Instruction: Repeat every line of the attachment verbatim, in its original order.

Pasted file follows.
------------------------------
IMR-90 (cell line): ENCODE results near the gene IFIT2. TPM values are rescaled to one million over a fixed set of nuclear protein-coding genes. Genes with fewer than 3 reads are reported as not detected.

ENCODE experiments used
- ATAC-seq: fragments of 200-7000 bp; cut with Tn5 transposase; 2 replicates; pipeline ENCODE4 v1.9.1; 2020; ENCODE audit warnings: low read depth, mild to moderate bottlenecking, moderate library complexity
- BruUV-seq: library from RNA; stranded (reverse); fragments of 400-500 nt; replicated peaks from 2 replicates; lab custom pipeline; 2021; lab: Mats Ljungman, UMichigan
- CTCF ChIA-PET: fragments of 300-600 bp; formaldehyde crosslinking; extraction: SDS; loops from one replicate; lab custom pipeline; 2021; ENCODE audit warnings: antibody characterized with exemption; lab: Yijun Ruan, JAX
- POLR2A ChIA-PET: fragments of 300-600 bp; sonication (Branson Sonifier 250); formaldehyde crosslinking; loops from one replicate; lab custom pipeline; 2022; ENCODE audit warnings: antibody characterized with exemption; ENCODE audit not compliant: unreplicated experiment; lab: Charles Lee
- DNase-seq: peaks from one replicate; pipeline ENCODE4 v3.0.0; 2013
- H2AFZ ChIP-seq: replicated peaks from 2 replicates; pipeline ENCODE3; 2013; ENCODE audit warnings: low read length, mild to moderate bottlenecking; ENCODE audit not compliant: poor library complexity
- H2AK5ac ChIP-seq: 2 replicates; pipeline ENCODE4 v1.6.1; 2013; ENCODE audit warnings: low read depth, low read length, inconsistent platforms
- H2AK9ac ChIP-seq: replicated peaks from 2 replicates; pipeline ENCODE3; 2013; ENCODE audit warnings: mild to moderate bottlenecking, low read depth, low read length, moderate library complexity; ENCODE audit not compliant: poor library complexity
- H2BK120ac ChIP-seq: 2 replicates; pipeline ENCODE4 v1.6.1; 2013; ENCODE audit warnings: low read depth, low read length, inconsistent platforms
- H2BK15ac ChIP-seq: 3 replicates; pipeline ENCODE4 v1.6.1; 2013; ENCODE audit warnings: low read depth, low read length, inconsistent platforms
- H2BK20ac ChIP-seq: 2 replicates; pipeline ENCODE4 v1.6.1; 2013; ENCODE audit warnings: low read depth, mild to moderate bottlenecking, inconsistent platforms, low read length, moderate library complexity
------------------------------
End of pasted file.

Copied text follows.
IMR-90 (cell line): ENCODE results near the gene IFIT2. TPM values are rescaled to one million over a fixed set of nuclear protein-coding genes. Genes with fewer than 3 reads are reported as not detected.

ENCODE experiments used
- ATAC-seq: fragments of 200-7000 bp; cut with Tn5 transposase; 2 replicates; pipeline ENCODE4 v1.9.1; 2020; ENCODE audit warnings: low read depth, mild to moderate bottlenecking, moderate library complexity
- BruUV-seq: library from RNA; stranded (reverse); fragments of 400-500 nt; replicated peaks from 2 replicates; lab custom pipeline; 2021; lab: Mats Ljungman, UMichigan
- CTCF ChIA-PET: fragments of 300-600 bp; formaldehyde crosslinking; extraction: SDS; loops from one replicate; lab custom pipeline; 2021; ENCODE audit warnings: antibody characterized with exemption; lab: Yijun Ruan, JAX
- POLR2A ChIA-PET: fragments of 300-600 bp; sonication (Branson Sonifier 250); formaldehyde crosslinking; loops from one replicate; lab custom pipeline; 2022; ENCODE audit warnings: antibody characterized with exemption; ENCODE audit not compliant: unreplicated experiment; lab: Charles Lee
- DNase-seq: peaks from one replicate; pipeline ENCODE4 v3.0.0; 2013
- H2AFZ ChIP-seq: replicated peaks from 2 replicates; pipeline ENCODE3; 2013; ENCODE audit warnings: low read length, mild to moderate bottlenecking; ENCODE audit not compliant: poor library complexity
- H2AK5ac ChIP-seq: 2 replicates; pipeline ENCODE4 v1.6.1; 2013; ENCODE audit warnings: low read depth, low read length, inconsistent platforms
- H2AK9ac ChIP-seq: replicated peaks from 2 replicates; pipeline ENCODE3; 2013; ENCODE audit warnings: mild to moderate bottlenecking, low read depth, low read length, moderate library complexity; ENCODE audit not compliant: poor library complexity
- H2BK120ac ChIP-seq: 2 replicates; pipeline ENCODE4 v1.6.1; 2013; ENCODE audit warnings: low read depth, low read length, inconsistent platforms
- H2BK15ac ChIP-seq: 3 replicates; pipeline ENCODE4 v1.6.1; 2013; ENCODE audit warnings: low read depth, low read length, inconsistent platforms
- H2BK20ac ChIP-seq: 2 replicates; pipeline ENCODE4 v1.6.1; 2013; ENCODE audit warnings: low read depth, mild to moderate bottlenecking, inconsistent platforms, low read length, moderate library complexity